The Importance of Consent in Everyday Situations
Yesterday, I had my hair cut.
As the stylist called my name, she asked if I would like a shampoo. I politely declined. She then noticed how thick my hair is and she said she was going to take me back to the sink to wet it. And being incredibly used to this, I readily agreed and followed.
But just as she had finished wetting my hair and I expected her to turn the water off, she started squirting stuff on my head.
I froze. I’m not great with confrontation, especially with strangers, and have difficultly forming exactly what I want to say in just a short moment. She kept rubbing my head, then squirting some more, rubbing and squirting, rubbing and squirting.
The salon smell was all around me, and finally when she’d finished rinsing, only to squirt yet more stuff on my head, I blurted out “so what’s all this stuff you’re putting on my head?”
“You don’t use conditioner?” she asked incredulously.
Once she’d finished lecturing me on why I should use conditioner, I opened my mouth again to say, “I mean, before, too. You put a lot of things on my head.”
“Oh, that? It was shampoo. Don’t worry, I’m not going to charge you for it. It just makes my life easier.”
The problem was that it made my life a whole lot more difficult.
You see, I’m allergic to almost all artificial scents. Quite a few popular natural scents, too. I can’t walk down the shampoo aisle, or the soap aisle, or the laundry detergent aisle in the store. I have to go to natural food stores and actively seek out all natural, unscented products, which is usually not an easy task. I can’t use normal cat litter or home cleaning agents, I can’t borrow a friend’s lotion, and I cringe at being around someone who is wearing cologne or perfume. If these products are actually put on my body, it’s a very unpleasant thing, indeed.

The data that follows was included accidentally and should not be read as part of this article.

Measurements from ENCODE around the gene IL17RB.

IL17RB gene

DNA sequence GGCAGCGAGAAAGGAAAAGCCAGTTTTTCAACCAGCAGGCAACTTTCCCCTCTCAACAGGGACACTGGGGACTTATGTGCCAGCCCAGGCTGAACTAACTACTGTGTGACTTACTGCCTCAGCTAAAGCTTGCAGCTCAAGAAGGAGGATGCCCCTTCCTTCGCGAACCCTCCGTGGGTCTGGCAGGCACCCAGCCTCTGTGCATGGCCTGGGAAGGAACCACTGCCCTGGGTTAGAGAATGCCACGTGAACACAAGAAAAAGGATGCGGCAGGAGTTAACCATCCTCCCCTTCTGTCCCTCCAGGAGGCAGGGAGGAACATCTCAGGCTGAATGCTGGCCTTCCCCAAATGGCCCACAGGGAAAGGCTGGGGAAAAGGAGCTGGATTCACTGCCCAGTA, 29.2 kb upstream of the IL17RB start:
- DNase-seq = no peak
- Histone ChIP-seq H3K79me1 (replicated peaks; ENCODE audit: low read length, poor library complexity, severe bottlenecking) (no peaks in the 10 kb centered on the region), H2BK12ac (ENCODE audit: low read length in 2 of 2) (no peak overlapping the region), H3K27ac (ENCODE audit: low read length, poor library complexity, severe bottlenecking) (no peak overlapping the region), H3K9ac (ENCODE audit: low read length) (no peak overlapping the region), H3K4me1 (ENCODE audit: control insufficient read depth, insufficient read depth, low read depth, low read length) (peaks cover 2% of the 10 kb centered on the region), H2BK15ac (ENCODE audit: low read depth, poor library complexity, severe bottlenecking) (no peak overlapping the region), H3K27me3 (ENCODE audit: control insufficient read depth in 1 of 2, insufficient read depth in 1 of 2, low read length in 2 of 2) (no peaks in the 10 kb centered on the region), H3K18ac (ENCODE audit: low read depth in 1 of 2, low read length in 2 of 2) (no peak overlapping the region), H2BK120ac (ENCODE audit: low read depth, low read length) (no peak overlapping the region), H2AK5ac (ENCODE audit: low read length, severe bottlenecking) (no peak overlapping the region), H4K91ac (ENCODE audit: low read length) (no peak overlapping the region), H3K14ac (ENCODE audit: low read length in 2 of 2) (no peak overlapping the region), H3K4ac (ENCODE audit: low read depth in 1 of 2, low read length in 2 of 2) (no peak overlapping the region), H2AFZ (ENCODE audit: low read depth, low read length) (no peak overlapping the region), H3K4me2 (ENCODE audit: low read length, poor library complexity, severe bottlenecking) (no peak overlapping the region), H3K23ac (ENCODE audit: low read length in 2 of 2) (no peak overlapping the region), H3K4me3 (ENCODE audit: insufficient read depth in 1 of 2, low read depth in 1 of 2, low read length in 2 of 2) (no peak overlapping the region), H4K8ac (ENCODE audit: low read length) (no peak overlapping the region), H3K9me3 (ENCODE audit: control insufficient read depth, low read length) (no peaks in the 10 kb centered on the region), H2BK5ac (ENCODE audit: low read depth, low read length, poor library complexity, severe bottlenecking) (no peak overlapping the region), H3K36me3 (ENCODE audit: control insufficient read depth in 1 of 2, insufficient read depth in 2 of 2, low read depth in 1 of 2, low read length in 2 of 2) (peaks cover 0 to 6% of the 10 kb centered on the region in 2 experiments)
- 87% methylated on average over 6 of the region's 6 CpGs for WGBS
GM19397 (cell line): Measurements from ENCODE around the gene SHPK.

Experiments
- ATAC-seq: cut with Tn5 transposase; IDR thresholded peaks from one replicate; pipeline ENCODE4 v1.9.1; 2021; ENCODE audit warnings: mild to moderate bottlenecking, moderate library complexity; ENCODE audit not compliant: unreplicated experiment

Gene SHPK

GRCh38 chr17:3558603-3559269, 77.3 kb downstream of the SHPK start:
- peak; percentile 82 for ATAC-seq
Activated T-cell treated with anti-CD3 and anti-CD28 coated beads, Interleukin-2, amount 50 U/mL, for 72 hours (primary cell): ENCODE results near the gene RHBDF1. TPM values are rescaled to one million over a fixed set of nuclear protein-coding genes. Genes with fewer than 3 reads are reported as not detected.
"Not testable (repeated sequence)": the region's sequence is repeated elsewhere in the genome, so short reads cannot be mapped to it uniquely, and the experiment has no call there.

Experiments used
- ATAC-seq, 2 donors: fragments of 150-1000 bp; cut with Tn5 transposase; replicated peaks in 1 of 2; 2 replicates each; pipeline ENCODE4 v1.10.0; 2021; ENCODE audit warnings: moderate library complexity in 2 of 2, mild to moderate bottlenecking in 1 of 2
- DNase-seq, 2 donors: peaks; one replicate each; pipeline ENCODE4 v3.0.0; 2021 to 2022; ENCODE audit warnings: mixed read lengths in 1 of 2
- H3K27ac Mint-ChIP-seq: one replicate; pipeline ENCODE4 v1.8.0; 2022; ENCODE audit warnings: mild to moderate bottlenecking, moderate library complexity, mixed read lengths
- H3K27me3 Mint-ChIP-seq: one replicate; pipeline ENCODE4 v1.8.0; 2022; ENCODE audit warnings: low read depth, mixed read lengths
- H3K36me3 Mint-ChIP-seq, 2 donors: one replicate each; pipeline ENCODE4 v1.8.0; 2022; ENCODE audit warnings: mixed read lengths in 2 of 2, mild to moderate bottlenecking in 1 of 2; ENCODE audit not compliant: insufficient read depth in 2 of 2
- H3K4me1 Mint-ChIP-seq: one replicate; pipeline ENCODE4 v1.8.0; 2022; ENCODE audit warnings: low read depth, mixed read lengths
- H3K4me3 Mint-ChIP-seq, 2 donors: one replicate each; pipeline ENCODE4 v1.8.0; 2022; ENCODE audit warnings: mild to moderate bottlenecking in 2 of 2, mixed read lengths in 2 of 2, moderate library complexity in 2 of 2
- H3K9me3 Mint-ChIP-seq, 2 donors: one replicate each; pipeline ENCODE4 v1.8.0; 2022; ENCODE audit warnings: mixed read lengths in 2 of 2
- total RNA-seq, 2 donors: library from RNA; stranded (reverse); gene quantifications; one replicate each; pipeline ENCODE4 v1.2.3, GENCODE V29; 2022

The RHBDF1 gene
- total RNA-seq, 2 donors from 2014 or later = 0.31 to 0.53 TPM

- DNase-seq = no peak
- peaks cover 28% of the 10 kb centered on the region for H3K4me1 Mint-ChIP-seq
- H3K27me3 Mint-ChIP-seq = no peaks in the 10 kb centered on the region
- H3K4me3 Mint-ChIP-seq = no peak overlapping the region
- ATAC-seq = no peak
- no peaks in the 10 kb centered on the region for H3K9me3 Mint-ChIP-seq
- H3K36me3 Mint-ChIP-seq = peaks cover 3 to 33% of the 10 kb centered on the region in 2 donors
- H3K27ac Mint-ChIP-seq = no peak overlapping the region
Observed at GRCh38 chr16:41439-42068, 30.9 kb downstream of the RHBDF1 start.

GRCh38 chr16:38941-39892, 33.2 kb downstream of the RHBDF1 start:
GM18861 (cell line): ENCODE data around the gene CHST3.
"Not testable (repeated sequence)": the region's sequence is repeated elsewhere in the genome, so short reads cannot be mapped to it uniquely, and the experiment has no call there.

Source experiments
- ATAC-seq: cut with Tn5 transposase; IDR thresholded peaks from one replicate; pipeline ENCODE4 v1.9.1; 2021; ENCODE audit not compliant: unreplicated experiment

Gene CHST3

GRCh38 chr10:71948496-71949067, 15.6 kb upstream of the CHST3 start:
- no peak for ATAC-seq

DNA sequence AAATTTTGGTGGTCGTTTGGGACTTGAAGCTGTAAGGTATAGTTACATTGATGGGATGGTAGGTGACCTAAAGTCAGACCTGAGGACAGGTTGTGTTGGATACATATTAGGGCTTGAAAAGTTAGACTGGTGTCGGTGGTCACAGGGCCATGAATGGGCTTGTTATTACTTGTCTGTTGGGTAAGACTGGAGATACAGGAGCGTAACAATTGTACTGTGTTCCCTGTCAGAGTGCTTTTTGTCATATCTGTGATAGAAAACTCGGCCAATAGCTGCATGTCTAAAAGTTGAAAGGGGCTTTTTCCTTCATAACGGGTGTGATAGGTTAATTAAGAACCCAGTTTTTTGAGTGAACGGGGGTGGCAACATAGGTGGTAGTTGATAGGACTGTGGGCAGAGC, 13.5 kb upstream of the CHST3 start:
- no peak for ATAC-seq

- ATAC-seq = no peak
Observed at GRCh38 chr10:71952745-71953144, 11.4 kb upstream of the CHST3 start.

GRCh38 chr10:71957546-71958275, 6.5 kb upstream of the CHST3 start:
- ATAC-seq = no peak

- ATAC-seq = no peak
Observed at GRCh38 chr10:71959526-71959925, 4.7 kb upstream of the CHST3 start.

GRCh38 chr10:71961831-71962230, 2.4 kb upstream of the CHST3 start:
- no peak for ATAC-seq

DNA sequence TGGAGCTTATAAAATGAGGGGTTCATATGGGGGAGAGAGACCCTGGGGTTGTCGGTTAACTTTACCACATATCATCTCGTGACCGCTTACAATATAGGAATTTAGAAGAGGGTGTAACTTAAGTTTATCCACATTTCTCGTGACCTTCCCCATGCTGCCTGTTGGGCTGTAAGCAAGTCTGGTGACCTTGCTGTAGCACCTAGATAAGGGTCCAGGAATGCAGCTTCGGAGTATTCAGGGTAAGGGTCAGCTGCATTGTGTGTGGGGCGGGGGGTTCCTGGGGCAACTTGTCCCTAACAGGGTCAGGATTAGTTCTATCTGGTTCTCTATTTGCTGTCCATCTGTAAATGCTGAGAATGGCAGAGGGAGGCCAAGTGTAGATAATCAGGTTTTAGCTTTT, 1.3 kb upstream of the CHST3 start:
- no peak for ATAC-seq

So I sat there through my actual haircut just waiting for it to be over, and begging for it to end soon. I tried to take breaths as shallow as possible, to keep as much of the scent out of my nose as I could. When she asked, this time, whether I would like any product put in my hair, I declined and said “I’m allergic to most products, actually.” Her “oh” was a guilty one, and I dropped other plans to rush the 20 minutes home and hop directly in the shower. My third shampoo and blow dry for the day complete, I could finally breathe again.
Contrary to how this post looks, I’m not writing it because I want to complain about a bad experience in customer service. I don’t doubt that the stylist was genuinely trying to make her own life easier, and genuinely thought she was doing me a favor in the process. I’m writing this post because of the simple fact that a favor to one person is not a favor to another. I’m writing this post because such situations are so common and can be so very, very easily avoided.
In the end, it could have been a lot worse. While I’m allergic to just about everything, my allergies aren’t particularly severe in the big scheme of things. My nose itches and runs, my eyes burn, and my head hurts. But I don’t usually break out in hives or a rash. I don’t get migraines and need to lay down for hours after exposure. My eyes don’t water, my skin doesn’t puff up, and my airways don’t close. I don’t have chronic pain issues that could be triggered by certain scents. I don’t have sensory issues that make it difficult to be touched. And surely there are many, many other problems I don’t have that I don’t even know enough to be aware of.